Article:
## 1. Background, Motivation and Contribution

#### 1.1. Motivation

#### 1.2. Contribution

#### 1.3. Extending Single-Agent Optimization Failures

- Tails Fall Apart, or Regressional inaccuracy, where the relationship between the modeled goal and the true goal is inexact due to noise (for example, measurement error,) so that the bias grows as the system is optimized.
- Extremal Model Insufficiency, where the approximate model omits factors which dominate the system’s behavior after optimization.
- Extremal Regime Change, where the model does not include a regime change that occurs under certain (unobserved) conditions that optimization creates.
- Causal Model Failure, where the agent’s actions are based on a model which incorrectly represents causal relationships, and the optimization involves interventions that break the causal structure the model implicitly relies on.

#### 1.4. Defining Multi-Agent Failures

## 2. Multi-Agent Failures: Context and Categorization

#### 2.1. Texas Hold’em and the Complexity of Multi-Agent Dynamics

#### 2.2. Limited Complexity Models versus the Real World

#### 2.3. Failure modes

**Failure Mode**

**1.**

**Accidental Steering**is when multiple agents alter the systems in ways not anticipated by at least one agent, creating one of the above-mentioned single-party overoptimization failures.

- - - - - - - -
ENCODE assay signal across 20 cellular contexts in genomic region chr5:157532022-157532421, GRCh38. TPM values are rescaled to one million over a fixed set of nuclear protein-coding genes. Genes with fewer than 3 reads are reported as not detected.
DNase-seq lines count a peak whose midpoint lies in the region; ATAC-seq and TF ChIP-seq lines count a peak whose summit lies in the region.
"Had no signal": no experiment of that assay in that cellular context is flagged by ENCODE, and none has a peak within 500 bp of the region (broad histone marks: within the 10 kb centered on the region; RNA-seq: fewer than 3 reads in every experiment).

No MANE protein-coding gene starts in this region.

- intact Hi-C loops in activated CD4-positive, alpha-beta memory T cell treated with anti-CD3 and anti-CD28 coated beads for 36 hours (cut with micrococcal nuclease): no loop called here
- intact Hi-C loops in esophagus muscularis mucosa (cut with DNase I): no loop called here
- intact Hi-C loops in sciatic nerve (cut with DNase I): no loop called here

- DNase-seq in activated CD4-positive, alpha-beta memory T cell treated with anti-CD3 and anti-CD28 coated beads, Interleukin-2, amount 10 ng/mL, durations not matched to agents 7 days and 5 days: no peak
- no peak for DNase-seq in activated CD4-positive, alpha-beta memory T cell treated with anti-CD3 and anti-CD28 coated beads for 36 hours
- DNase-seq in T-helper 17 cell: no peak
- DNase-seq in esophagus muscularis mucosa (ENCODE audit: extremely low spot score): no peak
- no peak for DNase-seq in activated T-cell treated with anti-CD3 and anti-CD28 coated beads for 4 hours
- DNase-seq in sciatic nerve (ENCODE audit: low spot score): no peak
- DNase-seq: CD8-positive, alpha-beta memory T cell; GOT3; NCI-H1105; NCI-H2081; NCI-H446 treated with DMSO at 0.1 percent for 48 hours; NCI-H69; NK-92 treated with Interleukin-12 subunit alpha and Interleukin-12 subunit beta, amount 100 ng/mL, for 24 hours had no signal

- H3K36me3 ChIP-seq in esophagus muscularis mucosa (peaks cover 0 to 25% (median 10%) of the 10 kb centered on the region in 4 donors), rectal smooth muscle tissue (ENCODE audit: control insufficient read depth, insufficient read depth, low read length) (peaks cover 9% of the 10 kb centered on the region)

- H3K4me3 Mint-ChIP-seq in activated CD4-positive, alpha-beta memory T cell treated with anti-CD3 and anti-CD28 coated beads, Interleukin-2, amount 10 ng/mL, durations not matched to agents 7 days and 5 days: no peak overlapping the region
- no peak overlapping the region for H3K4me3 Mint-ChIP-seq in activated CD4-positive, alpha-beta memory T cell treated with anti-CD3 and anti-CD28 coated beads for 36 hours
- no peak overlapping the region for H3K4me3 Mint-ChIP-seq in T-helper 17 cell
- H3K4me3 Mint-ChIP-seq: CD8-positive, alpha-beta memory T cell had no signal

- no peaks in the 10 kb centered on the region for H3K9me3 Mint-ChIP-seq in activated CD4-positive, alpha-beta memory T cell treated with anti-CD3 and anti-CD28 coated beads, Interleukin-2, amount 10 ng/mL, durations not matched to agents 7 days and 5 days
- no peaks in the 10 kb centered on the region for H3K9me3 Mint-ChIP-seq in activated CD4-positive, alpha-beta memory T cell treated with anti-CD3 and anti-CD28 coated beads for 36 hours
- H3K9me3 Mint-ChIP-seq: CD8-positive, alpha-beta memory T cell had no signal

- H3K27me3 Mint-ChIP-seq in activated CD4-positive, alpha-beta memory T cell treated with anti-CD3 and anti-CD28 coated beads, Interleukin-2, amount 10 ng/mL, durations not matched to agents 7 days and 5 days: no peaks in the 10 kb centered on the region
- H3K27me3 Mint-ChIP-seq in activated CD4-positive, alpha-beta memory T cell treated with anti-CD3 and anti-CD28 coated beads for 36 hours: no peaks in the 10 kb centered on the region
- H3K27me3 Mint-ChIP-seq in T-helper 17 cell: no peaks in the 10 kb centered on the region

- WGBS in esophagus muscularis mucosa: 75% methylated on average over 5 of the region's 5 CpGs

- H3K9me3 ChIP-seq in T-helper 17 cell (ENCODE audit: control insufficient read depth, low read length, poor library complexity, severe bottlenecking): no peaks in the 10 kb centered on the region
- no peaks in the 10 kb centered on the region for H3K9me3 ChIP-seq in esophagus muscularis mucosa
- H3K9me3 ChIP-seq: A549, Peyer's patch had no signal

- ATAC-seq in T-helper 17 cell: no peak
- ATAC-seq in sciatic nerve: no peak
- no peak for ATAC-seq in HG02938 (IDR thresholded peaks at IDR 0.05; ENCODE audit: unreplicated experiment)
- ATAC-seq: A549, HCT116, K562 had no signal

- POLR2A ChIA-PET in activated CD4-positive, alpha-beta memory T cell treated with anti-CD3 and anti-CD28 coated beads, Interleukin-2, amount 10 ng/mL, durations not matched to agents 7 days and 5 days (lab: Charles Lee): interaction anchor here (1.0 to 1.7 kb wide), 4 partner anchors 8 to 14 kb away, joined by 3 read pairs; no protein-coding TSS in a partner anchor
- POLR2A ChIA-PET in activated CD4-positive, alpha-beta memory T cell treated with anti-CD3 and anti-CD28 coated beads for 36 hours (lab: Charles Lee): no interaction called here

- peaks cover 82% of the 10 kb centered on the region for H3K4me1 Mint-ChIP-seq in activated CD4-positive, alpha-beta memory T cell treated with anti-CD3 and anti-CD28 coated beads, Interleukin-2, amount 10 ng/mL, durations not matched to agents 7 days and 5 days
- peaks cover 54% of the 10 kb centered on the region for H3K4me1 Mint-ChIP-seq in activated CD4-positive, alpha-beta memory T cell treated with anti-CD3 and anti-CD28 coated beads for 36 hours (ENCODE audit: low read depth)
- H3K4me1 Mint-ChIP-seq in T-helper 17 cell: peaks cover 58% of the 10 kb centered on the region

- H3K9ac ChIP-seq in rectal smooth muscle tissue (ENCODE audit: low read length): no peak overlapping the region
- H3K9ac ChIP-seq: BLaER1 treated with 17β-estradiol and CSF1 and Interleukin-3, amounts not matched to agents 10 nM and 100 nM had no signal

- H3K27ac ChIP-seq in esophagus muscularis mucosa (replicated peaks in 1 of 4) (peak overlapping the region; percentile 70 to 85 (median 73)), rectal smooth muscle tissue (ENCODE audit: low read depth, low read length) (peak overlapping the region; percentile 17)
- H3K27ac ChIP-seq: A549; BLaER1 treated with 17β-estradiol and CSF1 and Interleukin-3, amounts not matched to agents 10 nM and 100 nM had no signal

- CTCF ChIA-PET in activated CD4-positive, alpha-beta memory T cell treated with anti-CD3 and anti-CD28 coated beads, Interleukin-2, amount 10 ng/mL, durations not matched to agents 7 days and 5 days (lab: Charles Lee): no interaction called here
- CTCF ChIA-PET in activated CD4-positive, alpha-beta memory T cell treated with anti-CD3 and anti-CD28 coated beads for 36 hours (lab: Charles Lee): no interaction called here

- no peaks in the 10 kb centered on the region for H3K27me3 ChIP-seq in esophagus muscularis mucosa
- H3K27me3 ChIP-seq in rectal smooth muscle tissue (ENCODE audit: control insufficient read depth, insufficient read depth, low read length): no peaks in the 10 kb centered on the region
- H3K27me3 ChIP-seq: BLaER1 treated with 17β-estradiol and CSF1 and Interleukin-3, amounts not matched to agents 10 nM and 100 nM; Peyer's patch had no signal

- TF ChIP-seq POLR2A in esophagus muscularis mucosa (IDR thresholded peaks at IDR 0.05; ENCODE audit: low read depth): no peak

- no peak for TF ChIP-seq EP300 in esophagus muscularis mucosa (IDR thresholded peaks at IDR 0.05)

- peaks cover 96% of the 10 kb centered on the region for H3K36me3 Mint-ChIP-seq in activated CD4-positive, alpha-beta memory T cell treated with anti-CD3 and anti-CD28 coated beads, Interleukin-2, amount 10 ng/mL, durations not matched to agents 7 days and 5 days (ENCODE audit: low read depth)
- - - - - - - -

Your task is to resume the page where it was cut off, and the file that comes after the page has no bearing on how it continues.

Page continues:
**Remark**

**1.**

**Model.**

**1.1—Group Overoptimization.**

**Remark**

**2.**

**Model.**

**1.2—Catastrophic Threshold Failure.**

**Remark**

**3.**

**Example**

**1.**

**Example**

**2.**

**Failure Mode**

**2.**

**Coordination Failure**occurs when multiple agents clash despite having potentially compatible goals.

**Remark**

**4.**

**Model.**

**2.1—Unintended Resource Contention.**

**Remark**

**5.**

**Example**

**3.**

**Remark**

**6.**

**Model.**

**2.2—Unnecessary Resource Contention.**

**Remark**

**7.**

**Failure Mode**

**3.**

**Adversarial optimization**can occur when a victim agent has an incomplete model of how an opponent can influence the system. The opponent’s model of the victim allows it to intentionally select for cases where the victim’s model performs poorly and/or promotes the opponent’s goal [3].

**Model.**

**3.1—Adversarial Goal Poisoning.**

**Example**

**4.**

**Example**

**5.**

**Example**

**6.**

**Remark**

**8.**

**Model.**

**3.2—Adversarial Optimization Theft.**

**Failure Mode**

**4.**

**Input spoofing and filtering**—Filtered evidence can be provided, or false evidence can be manufactured and put into the training data stream of a victim agent.

**Model.**

**4.1—Input Spoofing.**

**Remark**

**9.**

**Example**

**7.**

**Example**

**8.**

**Model.**

**4.2—Active Input Spoofing.**

**Example**

**9.**

**Example**

**10.**

**Model.**

**4.3—Input Filtering.**

**Example**

**11.**

**Remark**

**10.**

**Failure Mode**

**5.**

**Goal co-option**is when an opponent controls the system the Victim runs on, or relies on, and can therefore make changes to affect the victim’s actions.

**Remark**

**11.**

**Model.**

**5.1—External Reward Function Modification.**

**Remark**

**12.**

**Model.**

**5.2—Output Interception.**

**Model.**

**5.3—Data or Label Interception.**

**Example**

**12.**

**Remark**

**13.**

## 3. Discussion

#### Potential Avenues for Mitigation

## 4. Conclusions: Model Failures and Policy Failures

## Funding

## Acknowledgments

## Conflicts of Interest

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